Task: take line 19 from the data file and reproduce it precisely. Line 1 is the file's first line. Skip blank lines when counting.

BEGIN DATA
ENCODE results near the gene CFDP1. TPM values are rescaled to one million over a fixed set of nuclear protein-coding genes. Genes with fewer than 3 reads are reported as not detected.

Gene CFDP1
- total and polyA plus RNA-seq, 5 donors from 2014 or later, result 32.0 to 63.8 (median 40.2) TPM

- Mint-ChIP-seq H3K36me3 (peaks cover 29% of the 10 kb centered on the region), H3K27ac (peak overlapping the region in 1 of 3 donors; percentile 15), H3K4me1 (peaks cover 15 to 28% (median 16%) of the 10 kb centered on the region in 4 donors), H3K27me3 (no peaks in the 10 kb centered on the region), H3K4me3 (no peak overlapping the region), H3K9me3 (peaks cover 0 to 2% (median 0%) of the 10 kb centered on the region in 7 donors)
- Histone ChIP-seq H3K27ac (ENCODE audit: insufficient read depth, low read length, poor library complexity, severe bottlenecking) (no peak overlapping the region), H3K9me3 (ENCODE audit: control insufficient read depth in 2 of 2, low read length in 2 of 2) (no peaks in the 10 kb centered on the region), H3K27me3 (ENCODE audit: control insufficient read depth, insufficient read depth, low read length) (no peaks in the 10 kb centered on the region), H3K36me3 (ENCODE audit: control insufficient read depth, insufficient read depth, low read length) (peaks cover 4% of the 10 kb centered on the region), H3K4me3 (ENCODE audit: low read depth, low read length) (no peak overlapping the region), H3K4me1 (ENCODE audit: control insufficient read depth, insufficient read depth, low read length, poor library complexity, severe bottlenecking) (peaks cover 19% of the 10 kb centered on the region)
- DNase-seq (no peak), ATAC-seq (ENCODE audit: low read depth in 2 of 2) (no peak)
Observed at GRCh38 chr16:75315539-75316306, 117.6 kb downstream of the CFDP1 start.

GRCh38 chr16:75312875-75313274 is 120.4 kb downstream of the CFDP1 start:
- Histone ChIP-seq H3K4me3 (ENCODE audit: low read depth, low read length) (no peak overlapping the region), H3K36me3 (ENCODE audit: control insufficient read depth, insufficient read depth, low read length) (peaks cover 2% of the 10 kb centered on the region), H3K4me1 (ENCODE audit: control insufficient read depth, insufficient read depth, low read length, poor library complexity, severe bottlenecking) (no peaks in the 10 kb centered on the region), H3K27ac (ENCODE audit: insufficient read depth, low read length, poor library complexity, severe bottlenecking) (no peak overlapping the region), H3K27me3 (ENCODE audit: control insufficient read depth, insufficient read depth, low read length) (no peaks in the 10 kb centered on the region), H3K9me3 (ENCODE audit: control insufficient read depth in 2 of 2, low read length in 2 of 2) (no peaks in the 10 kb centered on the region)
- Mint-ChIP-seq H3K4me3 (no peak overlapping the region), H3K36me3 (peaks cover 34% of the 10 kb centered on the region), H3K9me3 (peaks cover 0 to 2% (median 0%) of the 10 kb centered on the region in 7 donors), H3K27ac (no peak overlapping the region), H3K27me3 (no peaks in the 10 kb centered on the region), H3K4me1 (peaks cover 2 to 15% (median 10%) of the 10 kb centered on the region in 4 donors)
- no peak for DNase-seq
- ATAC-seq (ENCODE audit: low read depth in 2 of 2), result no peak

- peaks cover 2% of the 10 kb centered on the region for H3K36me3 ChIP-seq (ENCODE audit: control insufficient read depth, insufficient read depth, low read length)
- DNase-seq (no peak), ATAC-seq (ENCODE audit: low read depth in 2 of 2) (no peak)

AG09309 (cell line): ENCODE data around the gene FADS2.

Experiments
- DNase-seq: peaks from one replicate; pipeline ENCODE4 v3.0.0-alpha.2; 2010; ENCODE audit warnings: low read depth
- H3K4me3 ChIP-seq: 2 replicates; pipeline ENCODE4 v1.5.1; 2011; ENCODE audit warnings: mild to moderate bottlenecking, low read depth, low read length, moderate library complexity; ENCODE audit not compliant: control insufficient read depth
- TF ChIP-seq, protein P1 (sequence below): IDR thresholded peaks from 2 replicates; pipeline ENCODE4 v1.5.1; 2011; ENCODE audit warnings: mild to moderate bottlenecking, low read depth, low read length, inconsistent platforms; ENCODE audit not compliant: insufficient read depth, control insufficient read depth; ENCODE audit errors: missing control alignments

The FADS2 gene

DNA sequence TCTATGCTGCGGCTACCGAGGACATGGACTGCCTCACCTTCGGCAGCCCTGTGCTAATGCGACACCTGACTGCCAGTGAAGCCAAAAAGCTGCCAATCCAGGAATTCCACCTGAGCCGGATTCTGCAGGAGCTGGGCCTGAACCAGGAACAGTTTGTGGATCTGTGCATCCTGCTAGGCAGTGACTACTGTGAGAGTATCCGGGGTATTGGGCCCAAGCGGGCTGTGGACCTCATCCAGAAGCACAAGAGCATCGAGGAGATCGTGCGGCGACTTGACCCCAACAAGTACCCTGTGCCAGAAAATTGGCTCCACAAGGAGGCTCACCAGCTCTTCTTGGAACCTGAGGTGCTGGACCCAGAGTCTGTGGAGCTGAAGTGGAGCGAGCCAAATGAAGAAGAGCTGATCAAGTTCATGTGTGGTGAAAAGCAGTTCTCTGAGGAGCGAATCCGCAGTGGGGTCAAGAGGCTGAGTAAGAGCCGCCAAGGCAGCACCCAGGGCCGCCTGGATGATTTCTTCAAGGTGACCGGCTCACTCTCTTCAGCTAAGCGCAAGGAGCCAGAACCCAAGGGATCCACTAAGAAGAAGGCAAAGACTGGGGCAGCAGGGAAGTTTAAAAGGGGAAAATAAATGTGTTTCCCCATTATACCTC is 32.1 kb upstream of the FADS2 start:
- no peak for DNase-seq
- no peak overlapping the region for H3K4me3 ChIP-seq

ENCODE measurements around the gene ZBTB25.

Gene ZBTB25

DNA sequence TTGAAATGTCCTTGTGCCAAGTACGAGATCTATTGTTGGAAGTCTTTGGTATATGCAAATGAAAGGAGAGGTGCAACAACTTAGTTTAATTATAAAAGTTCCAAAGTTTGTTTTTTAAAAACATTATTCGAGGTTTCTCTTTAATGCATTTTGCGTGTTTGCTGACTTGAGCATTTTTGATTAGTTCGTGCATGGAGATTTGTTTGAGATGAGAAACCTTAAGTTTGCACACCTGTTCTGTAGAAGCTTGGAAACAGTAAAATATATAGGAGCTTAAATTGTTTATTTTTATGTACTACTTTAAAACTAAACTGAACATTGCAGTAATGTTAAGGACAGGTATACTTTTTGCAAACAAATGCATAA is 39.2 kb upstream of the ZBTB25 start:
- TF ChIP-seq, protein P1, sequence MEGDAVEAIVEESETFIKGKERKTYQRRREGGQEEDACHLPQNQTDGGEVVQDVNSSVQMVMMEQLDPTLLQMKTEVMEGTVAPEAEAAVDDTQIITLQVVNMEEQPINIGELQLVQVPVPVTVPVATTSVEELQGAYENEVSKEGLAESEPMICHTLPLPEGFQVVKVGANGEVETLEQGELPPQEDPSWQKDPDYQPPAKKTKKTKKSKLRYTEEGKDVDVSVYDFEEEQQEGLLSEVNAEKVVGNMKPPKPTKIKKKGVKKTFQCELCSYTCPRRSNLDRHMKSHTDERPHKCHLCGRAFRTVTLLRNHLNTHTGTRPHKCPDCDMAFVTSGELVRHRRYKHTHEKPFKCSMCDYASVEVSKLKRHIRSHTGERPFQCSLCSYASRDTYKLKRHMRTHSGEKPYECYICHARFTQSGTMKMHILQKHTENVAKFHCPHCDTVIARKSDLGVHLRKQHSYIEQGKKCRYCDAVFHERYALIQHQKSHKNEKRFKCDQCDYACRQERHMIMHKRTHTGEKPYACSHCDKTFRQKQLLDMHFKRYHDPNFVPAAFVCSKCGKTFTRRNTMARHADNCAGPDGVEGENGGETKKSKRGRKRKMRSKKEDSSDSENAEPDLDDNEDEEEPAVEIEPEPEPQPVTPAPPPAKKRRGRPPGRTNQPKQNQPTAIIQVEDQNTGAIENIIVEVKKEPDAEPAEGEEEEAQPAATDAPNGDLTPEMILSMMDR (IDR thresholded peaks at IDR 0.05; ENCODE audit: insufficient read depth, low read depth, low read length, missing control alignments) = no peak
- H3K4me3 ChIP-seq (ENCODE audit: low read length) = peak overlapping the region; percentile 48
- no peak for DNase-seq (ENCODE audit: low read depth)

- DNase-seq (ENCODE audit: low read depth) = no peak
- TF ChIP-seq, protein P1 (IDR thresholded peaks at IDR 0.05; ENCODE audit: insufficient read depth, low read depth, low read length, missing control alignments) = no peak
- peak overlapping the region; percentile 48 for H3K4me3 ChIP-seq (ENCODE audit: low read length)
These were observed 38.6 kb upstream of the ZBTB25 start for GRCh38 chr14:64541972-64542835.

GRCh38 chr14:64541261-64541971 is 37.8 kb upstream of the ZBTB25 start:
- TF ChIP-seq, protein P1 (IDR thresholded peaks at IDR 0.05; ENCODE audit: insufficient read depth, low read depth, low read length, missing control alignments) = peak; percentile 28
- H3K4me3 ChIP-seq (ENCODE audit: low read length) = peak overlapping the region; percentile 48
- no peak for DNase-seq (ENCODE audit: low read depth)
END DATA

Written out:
- TF ChIP-seq, protein P1 (sequence below): IDR thresholded peaks from 2 replicates; pipeline ENCODE4 v1.5.1; 2011; ENCODE audit warnings: mild to moderate bottlenecking, low read depth, low read length, inconsistent platforms; ENCODE audit not compliant: insufficient read depth, control insufficient read depth; ENCODE audit errors: missing control alignments